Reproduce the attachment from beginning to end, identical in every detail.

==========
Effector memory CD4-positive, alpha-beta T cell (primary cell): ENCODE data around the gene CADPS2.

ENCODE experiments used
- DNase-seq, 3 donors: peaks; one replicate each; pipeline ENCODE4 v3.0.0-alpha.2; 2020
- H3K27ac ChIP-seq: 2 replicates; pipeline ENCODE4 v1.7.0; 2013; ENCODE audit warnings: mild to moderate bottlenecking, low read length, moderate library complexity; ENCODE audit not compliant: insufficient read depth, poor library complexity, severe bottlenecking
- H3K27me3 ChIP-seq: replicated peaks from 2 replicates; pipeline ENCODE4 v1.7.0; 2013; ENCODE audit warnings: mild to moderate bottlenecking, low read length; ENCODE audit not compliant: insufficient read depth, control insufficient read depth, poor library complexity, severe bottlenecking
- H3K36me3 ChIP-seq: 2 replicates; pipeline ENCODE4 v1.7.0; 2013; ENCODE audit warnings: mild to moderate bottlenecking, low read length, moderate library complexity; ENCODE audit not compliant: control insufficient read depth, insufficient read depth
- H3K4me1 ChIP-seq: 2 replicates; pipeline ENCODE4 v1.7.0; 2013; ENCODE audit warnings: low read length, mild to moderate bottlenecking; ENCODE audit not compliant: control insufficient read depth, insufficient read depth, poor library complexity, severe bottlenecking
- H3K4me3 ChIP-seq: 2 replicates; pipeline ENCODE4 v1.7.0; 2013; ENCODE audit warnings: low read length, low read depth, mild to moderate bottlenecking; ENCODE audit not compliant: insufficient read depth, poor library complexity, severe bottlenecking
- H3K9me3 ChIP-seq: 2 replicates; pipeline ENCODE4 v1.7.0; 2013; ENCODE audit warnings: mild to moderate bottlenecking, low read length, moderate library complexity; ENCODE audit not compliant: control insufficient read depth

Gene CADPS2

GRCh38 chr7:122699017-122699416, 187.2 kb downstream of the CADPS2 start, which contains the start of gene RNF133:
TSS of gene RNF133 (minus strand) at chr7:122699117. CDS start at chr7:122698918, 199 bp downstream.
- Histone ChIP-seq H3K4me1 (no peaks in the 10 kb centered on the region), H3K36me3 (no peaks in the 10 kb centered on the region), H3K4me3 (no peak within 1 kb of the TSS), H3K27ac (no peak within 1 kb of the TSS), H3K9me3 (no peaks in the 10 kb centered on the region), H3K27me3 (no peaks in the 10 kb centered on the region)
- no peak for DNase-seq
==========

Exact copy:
Effector memory CD4-positive, alpha-beta T cell (primary cell): ENCODE data around the gene CADPS2.

ENCODE experiments used
- DNase-seq, 3 donors: peaks; one replicate each; pipeline ENCODE4 v3.0.0-alpha.2; 2020
- H3K27ac ChIP-seq: 2 replicates; pipeline ENCODE4 v1.7.0; 2013; ENCODE audit warnings: mild to moderate bottlenecking, low read length, moderate library complexity; ENCODE audit not compliant: insufficient read depth, poor library complexity, severe bottlenecking
- H3K27me3 ChIP-seq: replicated peaks from 2 replicates; pipeline ENCODE4 v1.7.0; 2013; ENCODE audit warnings: mild to moderate bottlenecking, low read length; ENCODE audit not compliant: insufficient read depth, control insufficient read depth, poor library complexity, severe bottlenecking
- H3K36me3 ChIP-seq: 2 replicates; pipeline ENCODE4 v1.7.0; 2013; ENCODE audit warnings: mild to moderate bottlenecking, low read length, moderate library complexity; ENCODE audit not compliant: control insufficient read depth, insufficient read depth
- H3K4me1 ChIP-seq: 2 replicates; pipeline ENCODE4 v1.7.0; 2013; ENCODE audit warnings: low read length, mild to moderate bottlenecking; ENCODE audit not compliant: control insufficient read depth, insufficient read depth, poor library complexity, severe bottlenecking
- H3K4me3 ChIP-seq: 2 replicates; pipeline ENCODE4 v1.7.0; 2013; ENCODE audit warnings: low read length, low read depth, mild to moderate bottlenecking; ENCODE audit not compliant: insufficient read depth, poor library complexity, severe bottlenecking
- H3K9me3 ChIP-seq: 2 replicates; pipeline ENCODE4 v1.7.0; 2013; ENCODE audit warnings: mild to moderate bottlenecking, low read length, moderate library complexity; ENCODE audit not compliant: control insufficient read depth

Gene CADPS2

GRCh38 chr7:122699017-122699416, 187.2 kb downstream of the CADPS2 start, which contains the start of gene RNF133:
TSS of gene RNF133 (minus strand) at chr7:122699117. CDS start at chr7:122698918, 199 bp downstream.
- Histone ChIP-seq H3K4me1 (no peaks in the 10 kb centered on the region), H3K36me3 (no peaks in the 10 kb centered on the region), H3K4me3 (no peak within 1 kb of the TSS), H3K27ac (no peak within 1 kb of the TSS), H3K9me3 (no peaks in the 10 kb centered on the region), H3K27me3 (no peaks in the 10 kb centered on the region)
- no peak for DNase-seq